Perugia: National Gallery of Umbria
Born from the original nucleus of works from the local Academy of Fine Arts of Perugia—second half of the 16th century—the collection grew significantly between the end of the 1700s and the first half of the 1800s, and later was further enriched as a consequence of the suppression of the religious orders by the Unitarian State.
The current Museum arrangement, inaugurated in December 2006, occupies a surface of 4,000sq meters distributed on two levels. The prestigious collection, chronologically ordered, includes a wide variety of works, which range from paintings on wooden panels, canvases and frescoes, to sculptures in wood and marble, to goldsmiths and fabrics, all highly representative of Italian artistic production between the 13th and 19th century.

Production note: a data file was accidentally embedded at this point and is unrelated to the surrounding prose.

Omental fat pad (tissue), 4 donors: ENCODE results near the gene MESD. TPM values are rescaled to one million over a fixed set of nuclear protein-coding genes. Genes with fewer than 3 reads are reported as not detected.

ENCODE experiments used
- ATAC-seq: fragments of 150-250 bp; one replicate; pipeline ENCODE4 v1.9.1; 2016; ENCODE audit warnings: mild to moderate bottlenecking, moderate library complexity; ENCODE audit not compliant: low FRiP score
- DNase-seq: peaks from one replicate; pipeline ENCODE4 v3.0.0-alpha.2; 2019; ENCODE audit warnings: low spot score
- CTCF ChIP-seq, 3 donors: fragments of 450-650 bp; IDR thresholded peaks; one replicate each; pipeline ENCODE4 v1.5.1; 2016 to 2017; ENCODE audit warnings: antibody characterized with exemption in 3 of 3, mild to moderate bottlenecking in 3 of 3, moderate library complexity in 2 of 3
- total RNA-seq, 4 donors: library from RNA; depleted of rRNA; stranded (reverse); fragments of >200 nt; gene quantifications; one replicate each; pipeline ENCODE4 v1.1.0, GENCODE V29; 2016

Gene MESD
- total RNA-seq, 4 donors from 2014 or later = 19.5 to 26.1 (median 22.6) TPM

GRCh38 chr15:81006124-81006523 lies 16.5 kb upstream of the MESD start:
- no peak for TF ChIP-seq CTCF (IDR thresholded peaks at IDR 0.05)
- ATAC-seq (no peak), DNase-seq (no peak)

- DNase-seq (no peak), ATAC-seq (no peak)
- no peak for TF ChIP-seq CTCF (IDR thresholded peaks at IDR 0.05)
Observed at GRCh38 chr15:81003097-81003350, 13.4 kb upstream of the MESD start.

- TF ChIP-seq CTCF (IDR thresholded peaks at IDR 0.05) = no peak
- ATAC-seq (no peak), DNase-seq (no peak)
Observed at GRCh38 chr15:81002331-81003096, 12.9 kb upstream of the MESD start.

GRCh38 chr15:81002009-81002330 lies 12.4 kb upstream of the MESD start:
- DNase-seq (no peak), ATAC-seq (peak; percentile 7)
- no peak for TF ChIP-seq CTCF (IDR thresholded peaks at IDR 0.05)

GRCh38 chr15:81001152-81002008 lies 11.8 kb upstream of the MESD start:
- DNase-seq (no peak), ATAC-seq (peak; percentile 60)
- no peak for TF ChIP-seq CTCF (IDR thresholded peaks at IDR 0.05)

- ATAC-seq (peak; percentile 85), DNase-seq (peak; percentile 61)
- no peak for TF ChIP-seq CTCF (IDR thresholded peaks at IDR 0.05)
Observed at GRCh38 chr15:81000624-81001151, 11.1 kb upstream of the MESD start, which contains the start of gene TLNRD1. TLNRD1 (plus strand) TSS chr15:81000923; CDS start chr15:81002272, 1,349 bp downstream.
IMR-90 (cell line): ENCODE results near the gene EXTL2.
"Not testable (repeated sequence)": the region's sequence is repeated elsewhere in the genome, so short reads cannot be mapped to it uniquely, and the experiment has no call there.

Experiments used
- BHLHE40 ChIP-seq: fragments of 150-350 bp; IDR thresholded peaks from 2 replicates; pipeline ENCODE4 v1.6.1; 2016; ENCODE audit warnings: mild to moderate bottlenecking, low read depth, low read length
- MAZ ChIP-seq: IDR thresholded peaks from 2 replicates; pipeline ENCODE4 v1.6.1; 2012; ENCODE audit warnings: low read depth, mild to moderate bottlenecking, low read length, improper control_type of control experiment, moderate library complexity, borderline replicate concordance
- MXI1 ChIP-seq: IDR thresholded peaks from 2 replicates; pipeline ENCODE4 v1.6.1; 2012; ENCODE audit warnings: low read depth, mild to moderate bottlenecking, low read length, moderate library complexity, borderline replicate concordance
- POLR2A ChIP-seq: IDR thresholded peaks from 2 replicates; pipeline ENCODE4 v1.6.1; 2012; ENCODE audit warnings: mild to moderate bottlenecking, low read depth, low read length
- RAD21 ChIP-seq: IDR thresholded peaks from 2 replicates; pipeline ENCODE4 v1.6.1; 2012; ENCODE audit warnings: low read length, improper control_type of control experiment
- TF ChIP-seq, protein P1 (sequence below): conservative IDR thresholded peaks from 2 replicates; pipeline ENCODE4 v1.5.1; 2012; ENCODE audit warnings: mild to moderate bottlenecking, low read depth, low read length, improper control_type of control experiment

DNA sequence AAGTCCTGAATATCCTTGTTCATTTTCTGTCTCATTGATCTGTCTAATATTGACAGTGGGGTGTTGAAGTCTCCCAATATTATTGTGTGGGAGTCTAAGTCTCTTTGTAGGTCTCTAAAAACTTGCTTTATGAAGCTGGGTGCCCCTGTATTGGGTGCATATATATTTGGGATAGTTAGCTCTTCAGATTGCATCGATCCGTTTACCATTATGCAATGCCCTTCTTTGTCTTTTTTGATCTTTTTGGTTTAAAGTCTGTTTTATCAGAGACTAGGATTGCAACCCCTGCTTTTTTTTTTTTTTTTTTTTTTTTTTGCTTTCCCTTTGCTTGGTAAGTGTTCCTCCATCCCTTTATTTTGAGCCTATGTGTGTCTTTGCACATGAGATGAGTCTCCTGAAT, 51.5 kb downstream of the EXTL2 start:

Among the masterpieces of the medieval and Renaissance periods, the works of Arnolfo di Cambio, Nicola and Giovanni Pisano, Duccio di Boninsegna, Gentile Da Fabriano, Beato Angelico, Benozzo Gozzoli, Piero della Francesca and Francesco di Giorgio Martini stand out. Much space is given to Umbrian painters such as Benedetto Bonfigli, Bartolomeo Caporali and Fiorenzo di Lorenzo, and in particular to the renowned paintings of Perugino, Pintoricchio and their pupils and followers.
Some sections are dedicated to the masterpieces of the Sienese goldsmiths and to the traditional "Perugian tablecloth", to the production of ceramics and floor tiles of the 15th and 16th centuries and to the collection of drawings, among them a precious sanguine and ink Sketch by Federico Barocci.
The display path continues with painting and sculptural evidence from the 1600s, 1700s and 1800s, among them the works of Pietro da Cortona, Orazio Gentileschi, Francesco Trevisani and Sebastiano Conca, and concludes with the thematic exhibitions dedicated to 19th century Perugian topography and the Carattoli Collection
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